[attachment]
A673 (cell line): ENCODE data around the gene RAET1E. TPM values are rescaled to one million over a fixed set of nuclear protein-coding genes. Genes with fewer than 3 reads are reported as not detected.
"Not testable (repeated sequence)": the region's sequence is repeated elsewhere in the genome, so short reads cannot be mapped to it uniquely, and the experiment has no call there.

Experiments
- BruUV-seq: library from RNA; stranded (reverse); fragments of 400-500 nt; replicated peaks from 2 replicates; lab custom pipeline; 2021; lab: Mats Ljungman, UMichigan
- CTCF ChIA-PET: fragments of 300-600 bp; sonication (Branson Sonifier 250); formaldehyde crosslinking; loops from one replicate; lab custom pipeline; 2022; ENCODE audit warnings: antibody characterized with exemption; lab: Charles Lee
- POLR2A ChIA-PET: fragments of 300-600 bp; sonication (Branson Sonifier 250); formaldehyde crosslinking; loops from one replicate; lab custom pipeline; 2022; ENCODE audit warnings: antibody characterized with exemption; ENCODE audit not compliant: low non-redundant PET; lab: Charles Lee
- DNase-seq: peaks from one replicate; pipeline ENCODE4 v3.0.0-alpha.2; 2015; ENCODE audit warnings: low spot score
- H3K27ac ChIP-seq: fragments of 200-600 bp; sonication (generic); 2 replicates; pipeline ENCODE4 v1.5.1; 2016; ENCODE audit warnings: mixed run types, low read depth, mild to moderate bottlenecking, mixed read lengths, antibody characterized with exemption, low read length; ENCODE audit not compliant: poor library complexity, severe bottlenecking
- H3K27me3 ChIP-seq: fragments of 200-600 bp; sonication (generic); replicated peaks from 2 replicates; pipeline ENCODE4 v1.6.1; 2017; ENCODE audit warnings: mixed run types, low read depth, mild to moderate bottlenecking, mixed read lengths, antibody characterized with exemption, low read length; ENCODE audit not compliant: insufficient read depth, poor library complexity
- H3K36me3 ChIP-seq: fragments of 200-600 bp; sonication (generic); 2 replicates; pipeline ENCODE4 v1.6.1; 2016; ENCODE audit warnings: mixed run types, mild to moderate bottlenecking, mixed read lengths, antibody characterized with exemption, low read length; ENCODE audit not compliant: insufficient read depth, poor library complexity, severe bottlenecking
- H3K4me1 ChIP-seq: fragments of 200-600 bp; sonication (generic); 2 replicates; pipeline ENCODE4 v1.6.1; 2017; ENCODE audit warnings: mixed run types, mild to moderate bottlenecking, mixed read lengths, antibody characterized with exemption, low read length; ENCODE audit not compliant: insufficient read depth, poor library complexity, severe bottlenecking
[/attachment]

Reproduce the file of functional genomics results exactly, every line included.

A673 (cell line): ENCODE data around the gene RAET1E. TPM values are rescaled to one million over a fixed set of nuclear protein-coding genes. Genes with fewer than 3 reads are reported as not detected.
"Not testable (repeated sequence)": the region's sequence is repeated elsewhere in the genome, so short reads cannot be mapped to it uniquely, and the experiment has no call there.

Experiments
- BruUV-seq: library from RNA; stranded (reverse); fragments of 400-500 nt; replicated peaks from 2 replicates; lab custom pipeline; 2021; lab: Mats Ljungman, UMichigan
- CTCF ChIA-PET: fragments of 300-600 bp; sonication (Branson Sonifier 250); formaldehyde crosslinking; loops from one replicate; lab custom pipeline; 2022; ENCODE audit warnings: antibody characterized with exemption; lab: Charles Lee
- POLR2A ChIA-PET: fragments of 300-600 bp; sonication (Branson Sonifier 250); formaldehyde crosslinking; loops from one replicate; lab custom pipeline; 2022; ENCODE audit warnings: antibody characterized with exemption; ENCODE audit not compliant: low non-redundant PET; lab: Charles Lee
- DNase-seq: peaks from one replicate; pipeline ENCODE4 v3.0.0-alpha.2; 2015; ENCODE audit warnings: low spot score
- H3K27ac ChIP-seq: fragments of 200-600 bp; sonication (generic); 2 replicates; pipeline ENCODE4 v1.5.1; 2016; ENCODE audit warnings: mixed run types, low read depth, mild to moderate bottlenecking, mixed read lengths, antibody characterized with exemption, low read length; ENCODE audit not compliant: poor library complexity, severe bottlenecking
- H3K27me3 ChIP-seq: fragments of 200-600 bp; sonication (generic); replicated peaks from 2 replicates; pipeline ENCODE4 v1.6.1; 2017; ENCODE audit warnings: mixed run types, low read depth, mild to moderate bottlenecking, mixed read lengths, antibody characterized with exemption, low read length; ENCODE audit not compliant: insufficient read depth, poor library complexity
- H3K36me3 ChIP-seq: fragments of 200-600 bp; sonication (generic); 2 replicates; pipeline ENCODE4 v1.6.1; 2016; ENCODE audit warnings: mixed run types, mild to moderate bottlenecking, mixed read lengths, antibody characterized with exemption, low read length; ENCODE audit not compliant: insufficient read depth, poor library complexity, severe bottlenecking
- H3K4me1 ChIP-seq: fragments of 200-600 bp; sonication (generic); 2 replicates; pipeline ENCODE4 v1.6.1; 2017; ENCODE audit warnings: mixed run types, mild to moderate bottlenecking, mixed read lengths, antibody characterized with exemption, low read length; ENCODE audit not compliant: insufficient read depth, poor library complexity, severe bottlenecking